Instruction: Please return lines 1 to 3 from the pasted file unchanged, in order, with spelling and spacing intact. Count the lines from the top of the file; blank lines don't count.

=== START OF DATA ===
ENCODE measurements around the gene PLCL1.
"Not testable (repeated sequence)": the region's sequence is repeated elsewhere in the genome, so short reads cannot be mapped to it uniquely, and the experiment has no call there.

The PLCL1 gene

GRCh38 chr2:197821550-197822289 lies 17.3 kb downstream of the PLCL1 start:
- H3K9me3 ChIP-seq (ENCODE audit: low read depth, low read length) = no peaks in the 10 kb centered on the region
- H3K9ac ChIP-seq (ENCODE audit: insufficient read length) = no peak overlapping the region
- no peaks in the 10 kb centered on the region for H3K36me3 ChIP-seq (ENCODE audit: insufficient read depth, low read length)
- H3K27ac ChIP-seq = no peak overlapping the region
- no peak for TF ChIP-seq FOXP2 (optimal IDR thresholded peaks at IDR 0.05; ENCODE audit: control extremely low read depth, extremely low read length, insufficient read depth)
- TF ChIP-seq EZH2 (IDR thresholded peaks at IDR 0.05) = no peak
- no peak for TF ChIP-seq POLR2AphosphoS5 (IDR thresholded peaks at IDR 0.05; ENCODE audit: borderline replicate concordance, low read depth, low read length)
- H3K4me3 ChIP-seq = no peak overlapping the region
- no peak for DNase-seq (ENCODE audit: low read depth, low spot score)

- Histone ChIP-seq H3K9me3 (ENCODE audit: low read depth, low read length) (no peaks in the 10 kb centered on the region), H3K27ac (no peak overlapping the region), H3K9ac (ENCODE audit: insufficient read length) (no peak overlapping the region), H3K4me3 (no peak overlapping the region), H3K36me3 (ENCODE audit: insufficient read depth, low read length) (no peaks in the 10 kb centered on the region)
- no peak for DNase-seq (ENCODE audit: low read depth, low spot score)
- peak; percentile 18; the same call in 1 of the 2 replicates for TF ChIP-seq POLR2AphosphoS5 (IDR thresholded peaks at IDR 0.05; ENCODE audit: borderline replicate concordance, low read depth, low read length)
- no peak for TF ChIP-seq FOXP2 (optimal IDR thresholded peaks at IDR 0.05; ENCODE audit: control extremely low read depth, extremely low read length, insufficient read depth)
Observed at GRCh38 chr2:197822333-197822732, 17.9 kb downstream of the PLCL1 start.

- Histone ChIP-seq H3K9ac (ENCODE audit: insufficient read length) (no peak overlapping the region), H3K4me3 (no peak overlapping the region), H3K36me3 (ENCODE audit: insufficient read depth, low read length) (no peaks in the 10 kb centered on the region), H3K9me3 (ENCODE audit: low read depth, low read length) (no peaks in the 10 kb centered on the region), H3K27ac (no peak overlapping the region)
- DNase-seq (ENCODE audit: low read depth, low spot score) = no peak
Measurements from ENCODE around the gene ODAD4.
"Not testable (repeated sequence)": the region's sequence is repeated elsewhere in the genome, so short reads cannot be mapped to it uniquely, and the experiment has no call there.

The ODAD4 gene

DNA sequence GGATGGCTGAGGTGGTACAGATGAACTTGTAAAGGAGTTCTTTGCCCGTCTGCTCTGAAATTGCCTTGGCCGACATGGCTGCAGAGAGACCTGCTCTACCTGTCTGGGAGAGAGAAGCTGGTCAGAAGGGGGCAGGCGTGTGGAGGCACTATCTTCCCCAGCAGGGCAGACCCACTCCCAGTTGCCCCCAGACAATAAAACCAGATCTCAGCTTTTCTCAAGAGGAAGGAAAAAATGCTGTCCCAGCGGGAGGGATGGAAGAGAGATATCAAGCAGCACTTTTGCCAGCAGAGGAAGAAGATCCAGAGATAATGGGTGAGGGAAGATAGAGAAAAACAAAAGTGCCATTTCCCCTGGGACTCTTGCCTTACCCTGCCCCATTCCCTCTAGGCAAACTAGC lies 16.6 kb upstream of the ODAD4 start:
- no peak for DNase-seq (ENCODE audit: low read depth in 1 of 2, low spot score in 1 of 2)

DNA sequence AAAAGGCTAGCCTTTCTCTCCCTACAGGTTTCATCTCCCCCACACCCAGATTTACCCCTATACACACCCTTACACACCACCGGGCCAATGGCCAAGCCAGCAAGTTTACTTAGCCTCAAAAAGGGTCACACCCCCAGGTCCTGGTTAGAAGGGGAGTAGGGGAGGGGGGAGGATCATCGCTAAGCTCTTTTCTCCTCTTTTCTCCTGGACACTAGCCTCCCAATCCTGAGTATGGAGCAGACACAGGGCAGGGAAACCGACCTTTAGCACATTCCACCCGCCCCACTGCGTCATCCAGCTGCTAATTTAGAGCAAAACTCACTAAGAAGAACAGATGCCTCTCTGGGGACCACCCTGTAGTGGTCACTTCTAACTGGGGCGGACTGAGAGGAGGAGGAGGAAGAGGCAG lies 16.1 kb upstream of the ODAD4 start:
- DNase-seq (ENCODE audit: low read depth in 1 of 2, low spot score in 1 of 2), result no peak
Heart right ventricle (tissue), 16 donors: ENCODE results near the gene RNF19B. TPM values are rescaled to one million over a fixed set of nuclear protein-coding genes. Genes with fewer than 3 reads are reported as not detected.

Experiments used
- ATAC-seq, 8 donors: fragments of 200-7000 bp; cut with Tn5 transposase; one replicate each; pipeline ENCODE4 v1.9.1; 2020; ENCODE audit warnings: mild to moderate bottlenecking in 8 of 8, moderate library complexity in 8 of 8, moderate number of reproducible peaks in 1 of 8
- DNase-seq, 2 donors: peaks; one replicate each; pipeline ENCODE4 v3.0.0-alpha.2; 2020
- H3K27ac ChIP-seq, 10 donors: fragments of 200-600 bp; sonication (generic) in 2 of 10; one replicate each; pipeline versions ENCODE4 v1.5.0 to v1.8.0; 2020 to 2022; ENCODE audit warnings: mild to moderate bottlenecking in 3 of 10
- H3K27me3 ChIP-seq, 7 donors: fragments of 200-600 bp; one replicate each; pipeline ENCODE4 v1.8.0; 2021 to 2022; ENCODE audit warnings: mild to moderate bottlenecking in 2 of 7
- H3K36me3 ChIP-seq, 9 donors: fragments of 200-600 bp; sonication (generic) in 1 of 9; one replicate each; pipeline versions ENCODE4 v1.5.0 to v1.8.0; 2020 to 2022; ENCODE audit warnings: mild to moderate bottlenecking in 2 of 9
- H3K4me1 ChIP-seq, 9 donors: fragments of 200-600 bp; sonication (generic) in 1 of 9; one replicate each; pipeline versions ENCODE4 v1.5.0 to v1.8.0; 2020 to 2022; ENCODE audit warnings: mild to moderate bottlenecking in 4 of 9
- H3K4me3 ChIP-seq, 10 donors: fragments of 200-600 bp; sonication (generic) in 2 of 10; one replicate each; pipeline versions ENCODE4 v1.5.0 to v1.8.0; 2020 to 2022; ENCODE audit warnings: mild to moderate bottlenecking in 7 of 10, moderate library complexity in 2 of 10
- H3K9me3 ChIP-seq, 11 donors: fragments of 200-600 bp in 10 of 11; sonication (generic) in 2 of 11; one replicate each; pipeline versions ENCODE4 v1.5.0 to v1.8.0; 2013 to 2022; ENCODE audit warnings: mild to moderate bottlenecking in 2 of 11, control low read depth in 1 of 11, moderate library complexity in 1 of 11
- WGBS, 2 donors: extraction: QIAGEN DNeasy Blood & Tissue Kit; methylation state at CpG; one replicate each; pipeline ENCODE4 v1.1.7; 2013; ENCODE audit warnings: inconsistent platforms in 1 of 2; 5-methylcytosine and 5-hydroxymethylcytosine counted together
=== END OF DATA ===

ENCODE measurements around the gene PLCL1.
"Not testable (repeated sequence)": the region's sequence is repeated elsewhere in the genome, so short reads cannot be mapped to it uniquely, and the experiment has no call there.

The PLCL1 gene